Wednesday January 23rd 2013
"Dyscalculia" is a mental disorder that
sometimes is called "numlexia." A difficulty with numbers, as
opposed to "dyslexia" which is difficulty with written words.
Of course professionals adhere to a theory that runs this way, "The more
complicated our words the more important we appear and therefore the
more contented we can become." Which is why I'll think
of the word "Dyscalculia" through the Greek and Latin where it
translates as "counting badly." And having wandered considerable
distances through literature on the subject of "counting badly" I am
able to say with some degree of confidence that "I am dyscalcic."
Which is not actually a word that you'll find written anywhere
respectable, unless you also share with me that other mental disorder of
Quite why I spend more time than is healthy casting an oar into the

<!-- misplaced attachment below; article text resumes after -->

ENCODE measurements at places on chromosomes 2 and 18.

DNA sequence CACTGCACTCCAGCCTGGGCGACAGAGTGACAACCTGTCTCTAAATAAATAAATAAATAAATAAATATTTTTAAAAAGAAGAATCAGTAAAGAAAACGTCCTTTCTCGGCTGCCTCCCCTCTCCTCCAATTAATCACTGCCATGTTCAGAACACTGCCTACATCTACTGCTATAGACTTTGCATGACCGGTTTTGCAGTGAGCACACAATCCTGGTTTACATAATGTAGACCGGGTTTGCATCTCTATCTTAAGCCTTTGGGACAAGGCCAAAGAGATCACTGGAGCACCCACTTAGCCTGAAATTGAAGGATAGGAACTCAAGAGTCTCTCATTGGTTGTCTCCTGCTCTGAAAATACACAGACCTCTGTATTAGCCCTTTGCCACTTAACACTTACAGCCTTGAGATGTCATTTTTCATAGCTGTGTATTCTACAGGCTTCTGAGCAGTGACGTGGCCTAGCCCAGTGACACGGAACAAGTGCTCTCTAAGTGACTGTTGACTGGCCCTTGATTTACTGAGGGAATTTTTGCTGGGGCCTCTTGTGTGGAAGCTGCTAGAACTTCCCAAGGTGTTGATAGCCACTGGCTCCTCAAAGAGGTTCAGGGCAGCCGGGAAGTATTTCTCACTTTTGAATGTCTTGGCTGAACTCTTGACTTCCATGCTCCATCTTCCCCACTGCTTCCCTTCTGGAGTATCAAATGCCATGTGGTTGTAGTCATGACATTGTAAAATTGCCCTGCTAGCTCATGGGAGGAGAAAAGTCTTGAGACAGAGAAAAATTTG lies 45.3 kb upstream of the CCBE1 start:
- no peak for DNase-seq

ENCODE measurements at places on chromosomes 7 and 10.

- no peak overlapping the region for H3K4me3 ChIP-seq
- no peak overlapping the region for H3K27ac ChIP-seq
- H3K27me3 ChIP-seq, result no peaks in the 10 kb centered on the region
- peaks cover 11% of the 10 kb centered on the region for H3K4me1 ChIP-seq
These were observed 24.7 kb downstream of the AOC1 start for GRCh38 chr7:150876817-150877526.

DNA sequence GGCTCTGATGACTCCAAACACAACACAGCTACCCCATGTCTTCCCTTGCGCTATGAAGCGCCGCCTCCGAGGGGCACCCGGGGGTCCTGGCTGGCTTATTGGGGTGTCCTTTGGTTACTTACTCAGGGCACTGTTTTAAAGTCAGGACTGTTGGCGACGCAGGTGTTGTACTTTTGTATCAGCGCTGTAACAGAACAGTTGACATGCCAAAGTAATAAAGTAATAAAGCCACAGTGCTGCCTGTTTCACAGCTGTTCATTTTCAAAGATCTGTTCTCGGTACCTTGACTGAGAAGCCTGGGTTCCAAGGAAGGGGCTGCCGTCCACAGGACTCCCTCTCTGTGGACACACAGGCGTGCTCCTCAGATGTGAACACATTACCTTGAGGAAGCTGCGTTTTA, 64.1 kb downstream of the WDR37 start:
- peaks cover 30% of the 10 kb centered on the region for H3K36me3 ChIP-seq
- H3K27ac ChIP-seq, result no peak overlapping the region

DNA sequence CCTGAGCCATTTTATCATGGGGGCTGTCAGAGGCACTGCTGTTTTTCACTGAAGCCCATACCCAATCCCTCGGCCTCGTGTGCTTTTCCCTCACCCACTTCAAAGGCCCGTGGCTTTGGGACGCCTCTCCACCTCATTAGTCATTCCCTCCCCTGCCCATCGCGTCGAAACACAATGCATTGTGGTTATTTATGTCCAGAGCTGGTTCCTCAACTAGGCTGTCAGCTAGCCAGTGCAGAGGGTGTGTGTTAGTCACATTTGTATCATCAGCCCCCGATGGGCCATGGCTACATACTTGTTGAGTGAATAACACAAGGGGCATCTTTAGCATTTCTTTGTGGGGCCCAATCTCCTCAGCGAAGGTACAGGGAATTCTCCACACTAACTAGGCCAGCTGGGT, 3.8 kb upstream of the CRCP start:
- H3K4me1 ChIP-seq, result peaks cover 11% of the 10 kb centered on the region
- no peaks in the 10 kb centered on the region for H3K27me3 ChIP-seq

incredibly long list of mental disorders, I am not certain I really wish to
know. It becomes the mind's equivalent to a medical encyclopedia,
through the pages of which it is easy to wonder and come away determined to
do something useful in the two days of life or sanity which remain.
The alternative of course is to pretend there is nothing identifiably wrong
with me, that I am the standard by which others should be compared.
It's philosophers and thinkers, God and his priests, scientists and their
students who struggle with the view that all things within the
panoply have a reason or a 'because' attached to them. Which is a
disorder you can call 'intellect' if you wish to.